Java Goes to Wal-Mart
Java Goes to Wal-Mart
Sun Microsystems Inc. is embarking on a strategy that challenges Microsoft Corp. on a brand-new front: the consumer market.
The Santa Clara, Calif., company is negotiating with major retailers Wal-Mart Stores Inc. and Office Depot Inc. to include Suns Java Desktop System on planned offerings of low-priced consumer PCs and laptops.
"You will see our focus trend toward us not visiting the CEO of, say, Goldman Sachs [Group Inc.] and trying to convince him that we can effectively replace the Microsoft desktop on his bankers workstation," said Jonathan Schwartz, Suns executive vice president of software, in an interview.
Instead, Schwartz said, the company plans to attract a different segment of the market, including companies such as Wal-Mart, "to leverage our desktop as a more effective home and retail solution."
"We have engaged [Wal-Mart] in a variety of discussions from auto-identification and [radio-frequency ID] tags on suppliers all the way to potentially providing them with a desktop solution," Schwartz said.
Asked whether Sun and Wal-Mart are close to an agreement, Schwartz said, "You should expect to see this sometime next year."
Wal-Mart, of Bentonville, Ark., is expected to launch its own brand of PCs next year, starting with notebooks. Wal-Mart spokeswoman Karen Burk declined to comment on negotiations with Sun and would say only that the company "has no plans for a private-label PC at this time."
If Sun and Wal-Mart reach an agreement, it would represent a substantial departure from Suns traditional enterprise focus and channeland a challenging departure at that.
Wal-Mart could consider Java Desktop System for its offerings, said Sam Bhavnani, an analyst at ARS Inc., in San Diego, but "in terms of how well it can do, I believe 100 percent that a Windows-powered device would do far better than a Java-powered device.
"A Windows notebook will be far more appealing to most consumers than a Linux/Java one, no matter what the price," Bhavnani said.
At the same time, some users are painting Sun with the same proprietary brush they say applies to Microsoft and its products. An IT manager, who asked not to be named, said he could not understand why a user would trade one proprietary desktop for another.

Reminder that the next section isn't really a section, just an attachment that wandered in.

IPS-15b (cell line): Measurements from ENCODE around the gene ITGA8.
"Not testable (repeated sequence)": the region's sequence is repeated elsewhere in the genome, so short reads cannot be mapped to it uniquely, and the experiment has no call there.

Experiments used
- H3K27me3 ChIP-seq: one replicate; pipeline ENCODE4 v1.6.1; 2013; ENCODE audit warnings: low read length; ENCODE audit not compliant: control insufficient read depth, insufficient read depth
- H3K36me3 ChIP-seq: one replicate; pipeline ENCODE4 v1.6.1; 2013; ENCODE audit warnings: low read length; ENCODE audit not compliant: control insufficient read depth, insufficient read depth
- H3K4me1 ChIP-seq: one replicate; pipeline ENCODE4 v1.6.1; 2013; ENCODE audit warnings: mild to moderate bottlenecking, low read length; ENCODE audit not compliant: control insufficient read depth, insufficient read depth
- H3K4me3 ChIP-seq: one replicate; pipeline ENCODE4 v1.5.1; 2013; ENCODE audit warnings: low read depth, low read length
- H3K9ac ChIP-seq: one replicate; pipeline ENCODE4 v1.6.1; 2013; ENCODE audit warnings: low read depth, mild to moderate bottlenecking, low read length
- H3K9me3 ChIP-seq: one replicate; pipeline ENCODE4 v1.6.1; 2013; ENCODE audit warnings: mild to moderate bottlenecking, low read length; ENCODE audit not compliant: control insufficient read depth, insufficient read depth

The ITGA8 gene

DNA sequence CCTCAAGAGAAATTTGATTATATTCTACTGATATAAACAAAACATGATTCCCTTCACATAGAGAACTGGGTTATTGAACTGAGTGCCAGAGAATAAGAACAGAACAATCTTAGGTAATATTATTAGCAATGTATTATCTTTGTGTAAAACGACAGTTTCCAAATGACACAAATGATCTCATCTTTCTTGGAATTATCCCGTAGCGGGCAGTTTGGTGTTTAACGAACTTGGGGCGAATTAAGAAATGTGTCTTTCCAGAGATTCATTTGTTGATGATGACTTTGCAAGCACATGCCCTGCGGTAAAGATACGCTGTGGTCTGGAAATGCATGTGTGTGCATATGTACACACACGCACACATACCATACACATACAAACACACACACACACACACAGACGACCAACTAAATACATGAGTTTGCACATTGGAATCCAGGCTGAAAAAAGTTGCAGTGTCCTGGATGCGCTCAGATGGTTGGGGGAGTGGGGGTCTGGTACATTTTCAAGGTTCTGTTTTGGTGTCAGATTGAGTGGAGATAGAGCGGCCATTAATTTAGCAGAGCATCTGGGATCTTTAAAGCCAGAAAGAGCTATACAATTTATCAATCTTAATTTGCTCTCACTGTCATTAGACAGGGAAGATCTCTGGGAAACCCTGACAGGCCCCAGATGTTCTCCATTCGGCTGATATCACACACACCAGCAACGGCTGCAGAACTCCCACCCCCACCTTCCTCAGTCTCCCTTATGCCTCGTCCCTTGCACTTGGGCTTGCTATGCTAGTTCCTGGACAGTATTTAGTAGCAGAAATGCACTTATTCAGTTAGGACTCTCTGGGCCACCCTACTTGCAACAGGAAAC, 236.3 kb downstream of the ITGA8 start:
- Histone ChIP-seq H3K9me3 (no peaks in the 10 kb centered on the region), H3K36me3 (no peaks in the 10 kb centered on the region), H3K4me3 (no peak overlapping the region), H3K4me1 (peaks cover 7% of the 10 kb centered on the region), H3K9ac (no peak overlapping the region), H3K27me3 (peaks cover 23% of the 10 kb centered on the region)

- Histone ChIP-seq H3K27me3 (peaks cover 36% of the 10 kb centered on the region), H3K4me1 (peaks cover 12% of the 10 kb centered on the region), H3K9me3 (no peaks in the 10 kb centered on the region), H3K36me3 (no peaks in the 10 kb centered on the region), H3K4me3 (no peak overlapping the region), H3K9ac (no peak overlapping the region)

"I personally keep Java off my computer because it crashes the system," he said. "If Sun had the interests of the customer in mind, then the Sun desktop would be written in C and donated to Linux. Sun is no better than Microsoft."
Nevertheless, Sun is moving forward, according to Schwartz, and is in talks with Advanced Micro Devices Inc. and Intel Corp. about running Java on the companies respective architectures. Sun has "been having that discussion with Intel and AMD because we would need to cooperate with both of them to hit price points that were really compelling," he said.
A recent report from NPD Group Inc., of Port Washington, N.Y., said unit sales of notebooks jumped 31 percent in the United States during the first nine months of this year compared with the same period a year ago. Desktop PC sales fell by 1 percent over the same period.
Schwartz is upbeat about the potential for Suns product in the mass consumer market. The long-run evolution of the Internet is most likely to be driven by consumers, many of them young, and that gives Sun another "bite of the apple" in the next wave of PC client adoptions, Schwartz said.
But ARS Bhavnani disagreed, saying price is just one of many criteria for consumers and that the youth market is very particular about the products it buys.
"I think that Wal-Mart will test the waters with a known brand, like Windows, rather than an unknown Java or Lindows operating system," Bhavnani said.
"Even if Sun does score a deal with Wal-Mart, it would be big for Sun, but ultimately I dont think it would have any real effect on Microsoft and its dominance in the desktop market," he said.
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